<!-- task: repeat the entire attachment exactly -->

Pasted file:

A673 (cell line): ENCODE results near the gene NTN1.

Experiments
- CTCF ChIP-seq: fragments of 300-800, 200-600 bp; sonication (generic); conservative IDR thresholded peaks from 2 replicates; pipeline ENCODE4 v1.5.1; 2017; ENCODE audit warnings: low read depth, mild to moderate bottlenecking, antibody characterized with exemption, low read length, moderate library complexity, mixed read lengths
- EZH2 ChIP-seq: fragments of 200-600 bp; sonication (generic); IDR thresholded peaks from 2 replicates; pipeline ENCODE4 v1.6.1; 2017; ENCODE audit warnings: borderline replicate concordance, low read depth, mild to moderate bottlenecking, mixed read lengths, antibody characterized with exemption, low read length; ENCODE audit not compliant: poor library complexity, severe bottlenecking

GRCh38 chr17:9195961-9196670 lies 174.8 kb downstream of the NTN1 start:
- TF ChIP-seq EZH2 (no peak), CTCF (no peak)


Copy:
A673 (cell line): ENCODE results near the gene NTN1.

Experiments
- CTCF ChIP-seq: fragments of 300-800, 200-600 bp; sonication (generic); conservative IDR thresholded peaks from 2 replicates; pipeline ENCODE4 v1.5.1; 2017; ENCODE audit warnings: low read depth, mild to moderate bottlenecking, antibody characterized with exemption, low read length, moderate library complexity, mixed read lengths
- EZH2 ChIP-seq: fragments of 200-600 bp; sonication (generic); IDR thresholded peaks from 2 replicates; pipeline ENCODE4 v1.6.1; 2017; ENCODE audit warnings: borderline replicate concordance, low read depth, mild to moderate bottlenecking, mixed read lengths, antibody characterized with exemption, low read length; ENCODE audit not compliant: poor library complexity, severe bottlenecking

GRCh38 chr17:9195961-9196670 lies 174.8 kb downstream of the NTN1 start:
- TF ChIP-seq EZH2 (no peak), CTCF (no peak)